Chimeric transcripts found in the ENCODE regions

It can also be argued that chimeric transcripts could be artifacts. However, the fact that EST-supported TICs are often independently verified by RT-PCR and that the TICs are spliced at canonical splice sites supports the argument against experimental artifacts. While we have not performed negative controls specific to this study, results from a previous study, where we attempted to prove expression of Conserved Noncoding Sequences (CNS) in human chromosome 21 (Dermitzakis et al. 2002), indicate that our RT-PCR protocol is very specific: We obtained no positive amplifications out of a set of 89 tested pairs of CNS.

On these grounds, we believe, therefore, that TICs are not technical artifacts. The issue remains, however, of their functional relevance. The possibility exists of widespread stochastic transcription and splicing, which would not necessarily translate into functional protein synthesis. In this regard, specific antibodies against the chimeric protein could be designed to demonstrate translation. Such protein products, however, could also result from stochastic translation void of functional significance. The functional relevance of tandem chimeric transcripts could be established beyond doubt only through the observation of phenotypic alterations after tandem disruption.

Existing data do not strongly support general functionality for the TICs identified here. For instance, the frequency with which the ORF is conserved across the TIC is only marginally higher than expected by chance. On the other hand, we have investigated the fraction of human TICs for which we have EST evidence of conservation in mouse. Indeed, conservation of tandem chimerism between human and mouse would be strongly suggestive of functionality. We have mapped the human TICs into the mouse syntenic regions and searched for mouse ESTs supporting the homologous mouse TIC. We have found conserved TICs in mouse for five of the 46 EST-supported human TICs with conserved ORFs. However, given the low number of ESTs that usually support TICs, it cannot be ruled out that, despite the absence of supporting ESTs, other human TICs are also present in mouse.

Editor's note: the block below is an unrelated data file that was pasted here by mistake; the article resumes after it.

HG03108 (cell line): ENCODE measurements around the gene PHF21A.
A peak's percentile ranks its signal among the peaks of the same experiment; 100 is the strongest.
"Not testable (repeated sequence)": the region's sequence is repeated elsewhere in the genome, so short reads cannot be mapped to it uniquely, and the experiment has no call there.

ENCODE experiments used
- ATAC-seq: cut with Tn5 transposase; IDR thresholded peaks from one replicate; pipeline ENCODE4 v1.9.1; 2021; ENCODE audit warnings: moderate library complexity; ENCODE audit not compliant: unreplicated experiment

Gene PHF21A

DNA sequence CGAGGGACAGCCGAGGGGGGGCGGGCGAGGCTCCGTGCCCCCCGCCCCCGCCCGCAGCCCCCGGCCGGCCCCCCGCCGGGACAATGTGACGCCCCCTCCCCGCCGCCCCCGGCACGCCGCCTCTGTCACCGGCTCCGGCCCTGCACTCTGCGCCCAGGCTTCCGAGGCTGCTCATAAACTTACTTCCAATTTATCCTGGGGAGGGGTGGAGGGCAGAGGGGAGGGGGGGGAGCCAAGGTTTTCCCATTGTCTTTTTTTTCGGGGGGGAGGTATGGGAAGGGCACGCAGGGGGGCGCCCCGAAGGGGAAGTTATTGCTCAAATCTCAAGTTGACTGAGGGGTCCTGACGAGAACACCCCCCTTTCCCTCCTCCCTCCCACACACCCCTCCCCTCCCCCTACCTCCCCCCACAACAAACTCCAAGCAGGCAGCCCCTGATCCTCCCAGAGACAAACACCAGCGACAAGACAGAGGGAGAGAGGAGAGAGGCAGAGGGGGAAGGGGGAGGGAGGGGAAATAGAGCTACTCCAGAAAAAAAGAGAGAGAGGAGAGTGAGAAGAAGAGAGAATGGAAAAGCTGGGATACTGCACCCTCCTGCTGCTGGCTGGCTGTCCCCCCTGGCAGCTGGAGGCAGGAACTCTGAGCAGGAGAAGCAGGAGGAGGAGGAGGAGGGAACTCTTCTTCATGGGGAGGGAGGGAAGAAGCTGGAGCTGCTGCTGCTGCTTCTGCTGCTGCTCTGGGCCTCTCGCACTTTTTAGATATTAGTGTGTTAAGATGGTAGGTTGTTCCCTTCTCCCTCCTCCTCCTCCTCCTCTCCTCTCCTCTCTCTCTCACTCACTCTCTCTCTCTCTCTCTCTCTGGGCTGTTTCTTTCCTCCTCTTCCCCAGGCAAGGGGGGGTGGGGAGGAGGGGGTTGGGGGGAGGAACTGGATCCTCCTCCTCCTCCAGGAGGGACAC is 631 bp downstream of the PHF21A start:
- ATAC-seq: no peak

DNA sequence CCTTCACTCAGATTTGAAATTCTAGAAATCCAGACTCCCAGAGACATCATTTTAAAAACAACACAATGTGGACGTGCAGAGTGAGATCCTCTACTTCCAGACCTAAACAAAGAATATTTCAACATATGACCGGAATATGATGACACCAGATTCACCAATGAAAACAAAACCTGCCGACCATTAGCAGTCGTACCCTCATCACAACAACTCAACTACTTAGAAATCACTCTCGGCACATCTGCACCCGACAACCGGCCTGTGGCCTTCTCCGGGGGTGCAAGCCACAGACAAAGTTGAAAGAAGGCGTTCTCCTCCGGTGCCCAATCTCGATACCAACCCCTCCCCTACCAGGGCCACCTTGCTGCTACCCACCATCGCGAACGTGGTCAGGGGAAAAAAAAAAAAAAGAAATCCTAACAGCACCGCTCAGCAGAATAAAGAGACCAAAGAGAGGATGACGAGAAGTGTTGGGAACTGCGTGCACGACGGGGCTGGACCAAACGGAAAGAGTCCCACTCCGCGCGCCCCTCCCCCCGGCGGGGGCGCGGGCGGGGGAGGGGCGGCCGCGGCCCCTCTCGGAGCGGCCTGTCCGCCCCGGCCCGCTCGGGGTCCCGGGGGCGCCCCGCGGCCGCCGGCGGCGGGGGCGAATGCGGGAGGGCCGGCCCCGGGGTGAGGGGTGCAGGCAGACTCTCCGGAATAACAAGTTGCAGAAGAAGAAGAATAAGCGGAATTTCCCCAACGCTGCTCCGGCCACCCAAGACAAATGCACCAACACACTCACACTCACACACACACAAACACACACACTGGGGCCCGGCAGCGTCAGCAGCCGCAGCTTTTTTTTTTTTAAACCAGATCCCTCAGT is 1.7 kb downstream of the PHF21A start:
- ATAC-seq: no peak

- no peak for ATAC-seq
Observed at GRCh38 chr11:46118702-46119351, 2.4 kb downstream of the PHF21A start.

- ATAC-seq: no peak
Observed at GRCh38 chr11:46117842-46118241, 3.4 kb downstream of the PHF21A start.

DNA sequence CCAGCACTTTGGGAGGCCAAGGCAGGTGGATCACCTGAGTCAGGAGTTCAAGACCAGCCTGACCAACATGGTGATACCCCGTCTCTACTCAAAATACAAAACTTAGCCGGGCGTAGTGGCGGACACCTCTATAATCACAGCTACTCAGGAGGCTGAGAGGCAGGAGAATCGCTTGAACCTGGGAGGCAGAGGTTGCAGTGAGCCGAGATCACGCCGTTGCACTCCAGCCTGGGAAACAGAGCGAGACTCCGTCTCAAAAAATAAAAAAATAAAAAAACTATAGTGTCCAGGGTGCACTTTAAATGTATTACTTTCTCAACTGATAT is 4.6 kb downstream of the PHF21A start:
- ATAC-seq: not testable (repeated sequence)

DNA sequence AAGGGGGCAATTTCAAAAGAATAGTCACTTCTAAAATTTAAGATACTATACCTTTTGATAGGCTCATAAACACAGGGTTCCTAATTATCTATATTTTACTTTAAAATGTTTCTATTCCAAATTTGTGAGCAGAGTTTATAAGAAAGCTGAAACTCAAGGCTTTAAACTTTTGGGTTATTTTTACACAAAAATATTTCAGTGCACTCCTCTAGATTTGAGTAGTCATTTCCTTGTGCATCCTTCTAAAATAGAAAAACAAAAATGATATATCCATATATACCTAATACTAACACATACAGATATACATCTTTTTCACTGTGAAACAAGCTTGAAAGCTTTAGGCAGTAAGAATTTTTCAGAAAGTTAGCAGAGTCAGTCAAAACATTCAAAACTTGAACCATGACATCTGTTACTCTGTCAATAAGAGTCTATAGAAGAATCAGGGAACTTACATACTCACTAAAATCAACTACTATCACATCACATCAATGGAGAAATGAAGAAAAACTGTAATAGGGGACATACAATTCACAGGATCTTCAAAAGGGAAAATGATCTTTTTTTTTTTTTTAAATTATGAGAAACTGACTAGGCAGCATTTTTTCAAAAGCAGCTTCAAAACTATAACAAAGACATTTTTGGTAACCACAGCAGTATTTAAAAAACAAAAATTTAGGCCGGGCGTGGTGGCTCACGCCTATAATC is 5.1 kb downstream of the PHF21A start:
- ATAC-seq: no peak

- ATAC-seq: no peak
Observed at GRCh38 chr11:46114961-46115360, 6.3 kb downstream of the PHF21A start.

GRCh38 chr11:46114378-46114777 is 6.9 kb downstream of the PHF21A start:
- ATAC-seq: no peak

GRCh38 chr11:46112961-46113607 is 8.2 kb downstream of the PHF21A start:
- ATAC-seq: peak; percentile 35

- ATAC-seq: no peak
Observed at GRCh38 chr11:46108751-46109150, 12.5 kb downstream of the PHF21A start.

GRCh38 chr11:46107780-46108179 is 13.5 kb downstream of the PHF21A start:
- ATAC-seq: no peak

In any case, we believe that at least for a few TICs, specific functionality is a plausible hypothesis. Indeed, several of the tandem chimeric transcripts found in our survey correspond to proteins that, when expressed separately, are known to interact physically with each other or to belong to common biochemical pathways (see Table 1). At least for this set of chimeric transcripts, an analogy can be made to known gene fusions that link functionally related genes (Snel et al. 2000), in the sense that the chimeras with known or probable functional associations between their components are more likely to be functional (Enright et al. 1999; Marcotte et al. 1999). The NME1–NME2 chimera, for instance, is predicted to produce a protein with two catalytic sites for phosphate transfer. The nucleotide diphosphate kinases (NDK) NME1 and NME2 form homodimers that complex into tetramers or hexamers (Janin et al. 2000). Two NME modules within a single polypeptide might have functional implications in either of their two known activities, as enzymes that transfer phosphate to nucleosides, or as DNA-binding transcriptional regulators. NDK domains have been found fused to other domains (Sadek et al. 2001). Another example is that of the chimera formed by the genes for histone 2A and histone 3B, which are part of the nucleosome core complex (Luger et al. 1997). A composite protein with HIST1H2AI at its amino half and HIST1H3H at its carboxyl half may not disrupt the overall configuration relative to that of the histone octamer (Luger et al. 1997), and from that perspective it would be a functionally plausible chimera. Histone 2A-like domains are involved in at least one more gene fusion with a non-histone C-terminal component (Pehrson and Fried 1992). Additional chimeric transcripts involving fusions between functionally related genes include those of several duplicated genes coding for paralogs (ELA3A–ELA3B, BHMT–BHMT2, GIMAP2–GIMAP1) and also nonduplicated genes (ACAD10–ALDH2, PLCXD2–PHLDB2, DTX2–PMS2L5, HIF1A–SNAPC1). These chimeras are listed in Table 1, and their potential functional significance is discussed in more detail in the Supplemental material.